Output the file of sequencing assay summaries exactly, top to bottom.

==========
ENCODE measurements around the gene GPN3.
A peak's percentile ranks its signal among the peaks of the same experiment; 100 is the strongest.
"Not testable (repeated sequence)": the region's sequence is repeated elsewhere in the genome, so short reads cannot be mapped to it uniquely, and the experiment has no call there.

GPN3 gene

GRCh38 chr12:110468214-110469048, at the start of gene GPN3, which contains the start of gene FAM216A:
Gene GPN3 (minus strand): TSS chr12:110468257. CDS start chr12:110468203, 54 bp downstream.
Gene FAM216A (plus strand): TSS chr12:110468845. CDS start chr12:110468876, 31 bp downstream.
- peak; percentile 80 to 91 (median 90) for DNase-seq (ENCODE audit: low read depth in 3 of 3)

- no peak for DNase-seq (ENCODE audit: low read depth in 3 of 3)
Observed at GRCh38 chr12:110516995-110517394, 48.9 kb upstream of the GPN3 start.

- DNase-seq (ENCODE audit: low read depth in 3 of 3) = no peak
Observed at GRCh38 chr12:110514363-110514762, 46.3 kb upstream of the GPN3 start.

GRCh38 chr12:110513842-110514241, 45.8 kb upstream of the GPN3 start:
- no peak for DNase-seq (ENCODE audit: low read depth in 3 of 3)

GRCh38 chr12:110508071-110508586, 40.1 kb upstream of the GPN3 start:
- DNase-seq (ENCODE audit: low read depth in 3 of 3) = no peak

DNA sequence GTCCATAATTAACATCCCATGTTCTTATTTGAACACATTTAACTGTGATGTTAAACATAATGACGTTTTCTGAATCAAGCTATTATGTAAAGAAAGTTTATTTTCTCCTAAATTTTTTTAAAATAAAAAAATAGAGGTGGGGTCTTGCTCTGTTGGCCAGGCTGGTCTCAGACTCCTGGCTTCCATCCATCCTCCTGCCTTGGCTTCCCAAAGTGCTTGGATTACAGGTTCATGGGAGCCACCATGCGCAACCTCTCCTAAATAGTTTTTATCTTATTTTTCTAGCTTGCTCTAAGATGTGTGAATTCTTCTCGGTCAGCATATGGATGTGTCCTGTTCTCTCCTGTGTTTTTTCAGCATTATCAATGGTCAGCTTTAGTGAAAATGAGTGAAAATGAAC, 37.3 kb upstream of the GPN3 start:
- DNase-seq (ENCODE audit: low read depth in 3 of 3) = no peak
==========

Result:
ENCODE measurements around the gene GPN3.
A peak's percentile ranks its signal among the peaks of the same experiment; 100 is the strongest.
"Not testable (repeated sequence)": the region's sequence is repeated elsewhere in the genome, so short reads cannot be mapped to it uniquely, and the experiment has no call there.

GPN3 gene

GRCh38 chr12:110468214-110469048, at the start of gene GPN3, which contains the start of gene FAM216A:
Gene GPN3 (minus strand): TSS chr12:110468257. CDS start chr12:110468203, 54 bp downstream.
Gene FAM216A (plus strand): TSS chr12:110468845. CDS start chr12:110468876, 31 bp downstream.
- peak; percentile 80 to 91 (median 90) for DNase-seq (ENCODE audit: low read depth in 3 of 3)

- no peak for DNase-seq (ENCODE audit: low read depth in 3 of 3)
Observed at GRCh38 chr12:110516995-110517394, 48.9 kb upstream of the GPN3 start.

- DNase-seq (ENCODE audit: low read depth in 3 of 3) = no peak
Observed at GRCh38 chr12:110514363-110514762, 46.3 kb upstream of the GPN3 start.

GRCh38 chr12:110513842-110514241, 45.8 kb upstream of the GPN3 start:
- no peak for DNase-seq (ENCODE audit: low read depth in 3 of 3)

GRCh38 chr12:110508071-110508586, 40.1 kb upstream of the GPN3 start:
- DNase-seq (ENCODE audit: low read depth in 3 of 3) = no peak

DNA sequence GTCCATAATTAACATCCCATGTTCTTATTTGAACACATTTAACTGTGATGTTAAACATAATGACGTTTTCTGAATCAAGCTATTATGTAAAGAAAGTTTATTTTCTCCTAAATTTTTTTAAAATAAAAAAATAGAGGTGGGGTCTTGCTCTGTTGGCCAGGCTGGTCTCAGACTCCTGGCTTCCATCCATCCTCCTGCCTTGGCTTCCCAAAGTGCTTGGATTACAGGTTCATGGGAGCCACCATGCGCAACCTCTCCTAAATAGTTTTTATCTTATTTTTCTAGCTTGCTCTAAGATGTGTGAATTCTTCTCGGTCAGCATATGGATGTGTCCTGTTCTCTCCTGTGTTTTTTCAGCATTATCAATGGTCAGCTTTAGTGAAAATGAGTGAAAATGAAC, 37.3 kb upstream of the GPN3 start:
- DNase-seq (ENCODE audit: low read depth in 3 of 3) = no peak